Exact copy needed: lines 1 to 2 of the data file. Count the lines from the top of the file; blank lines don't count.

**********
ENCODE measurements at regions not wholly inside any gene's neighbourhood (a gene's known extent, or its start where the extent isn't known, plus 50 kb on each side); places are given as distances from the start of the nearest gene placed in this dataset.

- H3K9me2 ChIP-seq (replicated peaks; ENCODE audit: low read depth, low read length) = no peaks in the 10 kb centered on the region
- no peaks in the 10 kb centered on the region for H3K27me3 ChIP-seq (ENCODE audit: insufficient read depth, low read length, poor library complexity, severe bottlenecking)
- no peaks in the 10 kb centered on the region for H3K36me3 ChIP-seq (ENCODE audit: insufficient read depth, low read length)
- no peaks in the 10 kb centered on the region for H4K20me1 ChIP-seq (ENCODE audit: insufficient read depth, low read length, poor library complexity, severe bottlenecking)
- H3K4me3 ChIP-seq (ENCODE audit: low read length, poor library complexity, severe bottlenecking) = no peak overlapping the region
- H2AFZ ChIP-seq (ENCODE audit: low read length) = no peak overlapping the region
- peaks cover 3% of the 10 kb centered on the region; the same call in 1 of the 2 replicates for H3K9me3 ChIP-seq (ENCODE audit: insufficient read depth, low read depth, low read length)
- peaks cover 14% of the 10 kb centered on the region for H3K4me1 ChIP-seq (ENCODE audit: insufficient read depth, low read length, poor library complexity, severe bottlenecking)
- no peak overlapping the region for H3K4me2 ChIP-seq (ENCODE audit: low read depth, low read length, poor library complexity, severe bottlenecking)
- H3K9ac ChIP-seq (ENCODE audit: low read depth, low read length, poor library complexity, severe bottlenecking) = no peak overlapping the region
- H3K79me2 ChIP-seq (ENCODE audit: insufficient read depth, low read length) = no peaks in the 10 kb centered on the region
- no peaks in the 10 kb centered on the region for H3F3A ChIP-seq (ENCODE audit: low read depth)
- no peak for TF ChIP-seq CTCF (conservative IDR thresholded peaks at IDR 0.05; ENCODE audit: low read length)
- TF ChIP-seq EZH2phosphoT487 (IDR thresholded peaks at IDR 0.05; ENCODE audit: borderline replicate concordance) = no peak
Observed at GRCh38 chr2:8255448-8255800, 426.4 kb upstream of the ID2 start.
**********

ENCODE measurements at regions not wholly inside any gene's neighbourhood (a gene's known extent, or its start where the extent isn't known, plus 50 kb on each side); places are given as distances from the start of the nearest gene placed in this dataset.

- H3K9me2 ChIP-seq (replicated peaks; ENCODE audit: low read depth, low read length) = no peaks in the 10 kb centered on the region